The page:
and evidence we've seen so far suggests that was the case--they acted contrary to a landmark U.S. Supreme case on the subject of searches and seizures in private dwellings.
In the wake of unrest in Ferguson, Missouri; New York City; and other locales following the police-related deaths of Michael Brown and Eric Garner--plus the body-slamming assault on Indian grandfather Sureshbhai Patel in Madison, Alabama; the shooting of Walter Scott in South Carolina; and the unexplained death of Freddie Gray in Baltimore--citizens are questioning the actions of law-enforcement officials in public settings.
My experience shows that citizens also should take a critical look at officers when they are in a private setting--inside someone's home, perhaps yours.
We have addressed this issue several times in recent weeks. (See here and here.) But it is so important--especially in an age where law-enforcement officers seem to routinely violate the rights of citizens--that we would like to drive home a few more points.
Many Americans probably are familiar with language in the Fourth Amendment--that we are to be free from "unreasonable searches and seizures." The nation's high court, in Payton v. New York 445 U.S. 573 (1980), found that warrantless entry into a private home automatically runs afoul of that notion. From the Payton opinion:
It is a "basic principle of Fourth Amendment law" that searches and seizures inside a home without a warrant are presumptively unreasonable. . . . It is one thing to seize without a warrant property resting in an open area or seizable by levy without an intrusion into privacy, and it is quite another thing to effect a warrantless seizure of property, even that owned by a corporation, situated on private premises to which access is not otherwise available for the seizing officer.
The court then turned its attention to situations where people, not things, are being seized:
As the late Judge Leventhal recognized, this distinction has equal force when the seizure of a person is involved. Writing on the constitutional issue now before us for the United States Court of Appeals for the District of Columbia Circuit sitting en banc, Dorman v. United States, 140 U.S.App.D.C. 313, 435 F.2d 385 (1970), Judge Leventhal first noted the settled rule that warrantless arrests in public places are valid. He immediately recognized, however, that "a greater burden is placed . . . on officials who enter a home or dwelling without consent. Freedom from intrusion into the home or dwelling is the archetype of the privacy protection secured by the Fourth Amendment."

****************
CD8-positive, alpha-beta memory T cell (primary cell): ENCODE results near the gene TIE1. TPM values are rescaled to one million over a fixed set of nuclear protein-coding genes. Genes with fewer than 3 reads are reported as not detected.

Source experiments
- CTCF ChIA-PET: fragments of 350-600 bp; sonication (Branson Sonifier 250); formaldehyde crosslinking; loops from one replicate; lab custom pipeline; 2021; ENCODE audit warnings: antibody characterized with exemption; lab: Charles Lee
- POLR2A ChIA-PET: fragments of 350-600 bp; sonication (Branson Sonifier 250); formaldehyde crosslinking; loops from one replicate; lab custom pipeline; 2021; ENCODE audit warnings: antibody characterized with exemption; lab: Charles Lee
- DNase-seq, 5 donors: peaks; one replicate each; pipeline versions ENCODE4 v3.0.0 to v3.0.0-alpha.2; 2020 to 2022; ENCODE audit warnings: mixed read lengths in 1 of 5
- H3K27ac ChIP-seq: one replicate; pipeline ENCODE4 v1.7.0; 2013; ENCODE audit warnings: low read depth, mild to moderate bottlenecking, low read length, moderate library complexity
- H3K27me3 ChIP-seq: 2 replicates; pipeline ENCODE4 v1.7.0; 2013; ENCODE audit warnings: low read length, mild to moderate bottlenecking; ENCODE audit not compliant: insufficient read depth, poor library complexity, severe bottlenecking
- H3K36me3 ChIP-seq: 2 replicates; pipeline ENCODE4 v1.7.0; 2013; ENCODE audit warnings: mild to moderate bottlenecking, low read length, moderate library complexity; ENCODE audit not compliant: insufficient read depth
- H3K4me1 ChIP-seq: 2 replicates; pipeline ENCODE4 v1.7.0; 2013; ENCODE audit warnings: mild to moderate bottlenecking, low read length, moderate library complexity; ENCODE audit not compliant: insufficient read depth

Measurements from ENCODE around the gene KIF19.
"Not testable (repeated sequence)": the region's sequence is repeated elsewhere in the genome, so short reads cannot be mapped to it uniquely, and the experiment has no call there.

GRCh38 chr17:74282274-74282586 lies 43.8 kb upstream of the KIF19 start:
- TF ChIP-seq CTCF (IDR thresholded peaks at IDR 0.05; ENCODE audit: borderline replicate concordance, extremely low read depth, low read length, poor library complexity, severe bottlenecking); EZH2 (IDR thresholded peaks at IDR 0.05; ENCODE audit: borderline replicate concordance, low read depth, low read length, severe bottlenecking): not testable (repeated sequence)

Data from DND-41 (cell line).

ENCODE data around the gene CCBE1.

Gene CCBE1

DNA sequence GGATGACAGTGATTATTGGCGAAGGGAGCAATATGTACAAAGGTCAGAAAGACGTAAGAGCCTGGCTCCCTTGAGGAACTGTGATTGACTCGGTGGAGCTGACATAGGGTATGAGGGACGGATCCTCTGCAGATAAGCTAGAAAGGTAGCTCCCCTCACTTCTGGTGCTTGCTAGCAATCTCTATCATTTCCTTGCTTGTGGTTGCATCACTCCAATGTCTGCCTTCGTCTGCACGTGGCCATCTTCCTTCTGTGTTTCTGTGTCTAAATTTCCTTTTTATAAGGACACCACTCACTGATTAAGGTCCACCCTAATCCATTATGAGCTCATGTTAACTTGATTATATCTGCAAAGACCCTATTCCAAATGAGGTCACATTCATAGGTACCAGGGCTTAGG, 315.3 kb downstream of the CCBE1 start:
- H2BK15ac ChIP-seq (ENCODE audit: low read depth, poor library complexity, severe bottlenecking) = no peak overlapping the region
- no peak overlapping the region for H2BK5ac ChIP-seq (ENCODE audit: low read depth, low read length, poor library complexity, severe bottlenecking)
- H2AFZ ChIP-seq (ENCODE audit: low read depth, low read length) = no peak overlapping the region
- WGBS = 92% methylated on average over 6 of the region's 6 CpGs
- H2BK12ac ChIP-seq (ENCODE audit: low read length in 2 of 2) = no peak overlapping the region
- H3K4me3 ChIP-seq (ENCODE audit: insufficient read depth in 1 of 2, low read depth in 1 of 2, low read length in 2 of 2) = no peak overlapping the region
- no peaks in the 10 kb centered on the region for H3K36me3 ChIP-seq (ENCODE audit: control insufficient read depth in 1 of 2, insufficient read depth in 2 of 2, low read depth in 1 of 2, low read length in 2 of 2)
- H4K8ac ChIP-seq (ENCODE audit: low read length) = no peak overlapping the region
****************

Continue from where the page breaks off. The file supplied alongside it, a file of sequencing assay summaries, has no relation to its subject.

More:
I was snatched from home, had pepper spray directed into my face, and hauled off for a five-month stay in jail (contrary to 200 years worth of First Amendment law) by an officer who never showed a warrant and never told me he had a warrant. To make matters even more dicey for law enforcement, prosecutor Tonya Willingham was ordered in court to turn over any warrants related to my case, and she said she didn't have any.
Tragically, Michael Brown, Eric Garner, Sureshbhai Patel, Walter Scott, Freddie Gray, and others were not safe from police officers while in public places. I was "fortunate" to only be roughed up and not killed. But I was not safe from a police officer while I was inside my own home--and substantial evidence suggests Officer Chris Blevins had no lawful grounds to be there.
|Alabama deputy Chris Blevins
We can't blame Officer Blevins for the actions of an incompetent or corrupt judge on the bench. But we can wonder why neither Officer Blevins nor Ms. Willingham could produce a warrant--when they had multiple opportunities to do so.
Blevins should know the findings in a landmark constitutional case such as Payton. And he certainly should know that Alabama statutory and case law prohibit an officer from entering a dwelling without stating his purpose for being there. (See Livingston v. Browder, 285 So. 2d 923, Ala. Civ. App., 1973). Video of my arrest, played in open court, shows that is exactly what Blevins did.
Blevins had every reason to know the constitutional protections of individuals inside their homes--and yet he plainly violated them.
Americans are right to be outraged by what happened in Ferguson, Missouri; New York City; Madison, Alabama; North Charleston, South Carolina; Baltimore; and so on. But they would be wrong to think that unlawful police force cannot be used against them. I know, for a fact, that it can be used against you--even when you are inside your own home.
We invite you take a look at the photo of Chris Blevins above. That's the face of police thuggery in Alabama.